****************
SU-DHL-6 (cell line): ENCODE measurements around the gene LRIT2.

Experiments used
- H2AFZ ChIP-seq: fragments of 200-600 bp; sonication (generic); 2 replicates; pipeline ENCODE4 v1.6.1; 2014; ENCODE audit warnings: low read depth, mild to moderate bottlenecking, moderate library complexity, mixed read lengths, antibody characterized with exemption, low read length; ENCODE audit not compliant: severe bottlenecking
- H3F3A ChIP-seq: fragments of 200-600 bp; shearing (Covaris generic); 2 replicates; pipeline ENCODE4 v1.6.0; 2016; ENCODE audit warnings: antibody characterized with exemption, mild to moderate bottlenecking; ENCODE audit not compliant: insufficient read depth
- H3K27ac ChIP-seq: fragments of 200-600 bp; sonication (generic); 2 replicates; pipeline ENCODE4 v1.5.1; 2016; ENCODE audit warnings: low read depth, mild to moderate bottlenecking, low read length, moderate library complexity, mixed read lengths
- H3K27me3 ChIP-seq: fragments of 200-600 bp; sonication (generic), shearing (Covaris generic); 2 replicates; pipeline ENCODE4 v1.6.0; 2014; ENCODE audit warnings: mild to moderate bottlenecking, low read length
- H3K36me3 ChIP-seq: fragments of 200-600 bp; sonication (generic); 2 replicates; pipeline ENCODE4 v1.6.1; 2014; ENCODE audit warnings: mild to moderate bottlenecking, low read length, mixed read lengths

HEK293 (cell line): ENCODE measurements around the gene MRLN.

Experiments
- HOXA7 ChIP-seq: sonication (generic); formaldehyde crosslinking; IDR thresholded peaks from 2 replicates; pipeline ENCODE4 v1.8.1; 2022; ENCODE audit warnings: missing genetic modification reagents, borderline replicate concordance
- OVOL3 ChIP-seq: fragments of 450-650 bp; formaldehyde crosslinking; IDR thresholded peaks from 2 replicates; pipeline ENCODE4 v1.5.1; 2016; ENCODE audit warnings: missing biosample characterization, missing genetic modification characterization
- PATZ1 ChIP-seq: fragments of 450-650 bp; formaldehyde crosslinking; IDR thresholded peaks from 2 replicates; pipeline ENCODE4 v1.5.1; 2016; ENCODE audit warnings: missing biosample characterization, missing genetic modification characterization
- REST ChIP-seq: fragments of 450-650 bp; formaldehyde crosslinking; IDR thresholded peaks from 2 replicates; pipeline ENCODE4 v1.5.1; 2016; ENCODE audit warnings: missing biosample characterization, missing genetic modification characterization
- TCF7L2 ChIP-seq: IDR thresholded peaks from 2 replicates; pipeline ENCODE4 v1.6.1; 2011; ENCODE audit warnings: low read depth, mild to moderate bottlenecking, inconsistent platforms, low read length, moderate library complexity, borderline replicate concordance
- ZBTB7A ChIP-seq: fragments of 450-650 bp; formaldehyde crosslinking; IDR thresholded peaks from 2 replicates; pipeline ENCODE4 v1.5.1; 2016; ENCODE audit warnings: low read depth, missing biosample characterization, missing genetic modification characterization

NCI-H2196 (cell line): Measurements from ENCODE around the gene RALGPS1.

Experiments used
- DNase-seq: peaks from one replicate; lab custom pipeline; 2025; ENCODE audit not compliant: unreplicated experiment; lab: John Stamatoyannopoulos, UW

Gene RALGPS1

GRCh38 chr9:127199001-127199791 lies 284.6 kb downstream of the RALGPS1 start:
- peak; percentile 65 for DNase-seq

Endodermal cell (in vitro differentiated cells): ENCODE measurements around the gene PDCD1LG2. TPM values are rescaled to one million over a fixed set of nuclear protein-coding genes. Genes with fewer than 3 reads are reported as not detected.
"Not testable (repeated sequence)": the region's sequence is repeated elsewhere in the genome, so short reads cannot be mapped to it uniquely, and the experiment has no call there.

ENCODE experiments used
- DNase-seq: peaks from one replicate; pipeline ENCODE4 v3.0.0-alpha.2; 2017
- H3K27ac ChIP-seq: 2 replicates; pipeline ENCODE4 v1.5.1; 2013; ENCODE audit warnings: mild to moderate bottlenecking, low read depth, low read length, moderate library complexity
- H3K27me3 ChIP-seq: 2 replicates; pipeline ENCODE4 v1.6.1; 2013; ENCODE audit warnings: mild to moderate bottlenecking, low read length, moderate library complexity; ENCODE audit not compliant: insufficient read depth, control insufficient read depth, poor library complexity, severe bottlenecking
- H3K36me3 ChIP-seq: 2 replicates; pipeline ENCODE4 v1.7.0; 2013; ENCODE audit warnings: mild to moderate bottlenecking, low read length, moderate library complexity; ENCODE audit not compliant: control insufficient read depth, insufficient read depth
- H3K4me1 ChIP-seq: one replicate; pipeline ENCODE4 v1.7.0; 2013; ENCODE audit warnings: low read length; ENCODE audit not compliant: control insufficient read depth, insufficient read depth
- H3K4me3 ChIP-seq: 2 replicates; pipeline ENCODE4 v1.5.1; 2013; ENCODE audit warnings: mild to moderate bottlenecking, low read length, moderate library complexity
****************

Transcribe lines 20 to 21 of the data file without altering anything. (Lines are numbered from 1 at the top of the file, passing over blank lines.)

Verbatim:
GRCh38 chr9:127199001-127199791 lies 284.6 kb downstream of the RALGPS1 start:
- peak; percentile 65 for DNase-seq